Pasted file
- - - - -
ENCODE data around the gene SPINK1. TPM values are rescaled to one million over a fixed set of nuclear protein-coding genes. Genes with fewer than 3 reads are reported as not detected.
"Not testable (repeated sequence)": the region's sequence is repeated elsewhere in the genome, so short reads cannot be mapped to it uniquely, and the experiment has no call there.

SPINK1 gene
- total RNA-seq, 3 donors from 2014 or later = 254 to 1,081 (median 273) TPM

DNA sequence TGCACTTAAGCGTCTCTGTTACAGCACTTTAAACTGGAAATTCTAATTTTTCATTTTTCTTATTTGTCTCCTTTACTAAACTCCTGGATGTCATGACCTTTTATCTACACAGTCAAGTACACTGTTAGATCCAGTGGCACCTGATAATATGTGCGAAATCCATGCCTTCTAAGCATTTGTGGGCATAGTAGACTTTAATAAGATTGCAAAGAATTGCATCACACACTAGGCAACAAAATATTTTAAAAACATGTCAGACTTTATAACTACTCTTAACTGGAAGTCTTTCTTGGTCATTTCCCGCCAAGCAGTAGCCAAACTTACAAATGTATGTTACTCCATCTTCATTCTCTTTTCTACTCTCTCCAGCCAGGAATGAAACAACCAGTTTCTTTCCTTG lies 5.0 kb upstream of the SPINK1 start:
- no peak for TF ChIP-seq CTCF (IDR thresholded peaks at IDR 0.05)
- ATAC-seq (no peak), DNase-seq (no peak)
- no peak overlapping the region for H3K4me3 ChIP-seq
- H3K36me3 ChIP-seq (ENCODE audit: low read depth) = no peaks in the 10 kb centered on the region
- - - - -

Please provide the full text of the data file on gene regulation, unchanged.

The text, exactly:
ENCODE data around the gene SPINK1. TPM values are rescaled to one million over a fixed set of nuclear protein-coding genes. Genes with fewer than 3 reads are reported as not detected.
"Not testable (repeated sequence)": the region's sequence is repeated elsewhere in the genome, so short reads cannot be mapped to it uniquely, and the experiment has no call there.

SPINK1 gene
- total RNA-seq, 3 donors from 2014 or later = 254 to 1,081 (median 273) TPM

DNA sequence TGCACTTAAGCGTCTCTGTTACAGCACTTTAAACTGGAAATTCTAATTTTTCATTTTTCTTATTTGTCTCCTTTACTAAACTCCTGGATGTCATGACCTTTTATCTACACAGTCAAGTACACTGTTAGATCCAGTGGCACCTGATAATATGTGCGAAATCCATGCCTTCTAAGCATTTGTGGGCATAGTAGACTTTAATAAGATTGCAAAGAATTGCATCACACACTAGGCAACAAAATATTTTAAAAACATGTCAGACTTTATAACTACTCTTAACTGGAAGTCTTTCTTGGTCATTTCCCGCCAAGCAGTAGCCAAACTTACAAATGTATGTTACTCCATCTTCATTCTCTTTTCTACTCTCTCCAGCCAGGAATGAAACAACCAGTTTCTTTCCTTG lies 5.0 kb upstream of the SPINK1 start:
- no peak for TF ChIP-seq CTCF (IDR thresholded peaks at IDR 0.05)
- ATAC-seq (no peak), DNase-seq (no peak)
- no peak overlapping the region for H3K4me3 ChIP-seq
- H3K36me3 ChIP-seq (ENCODE audit: low read depth) = no peaks in the 10 kb centered on the region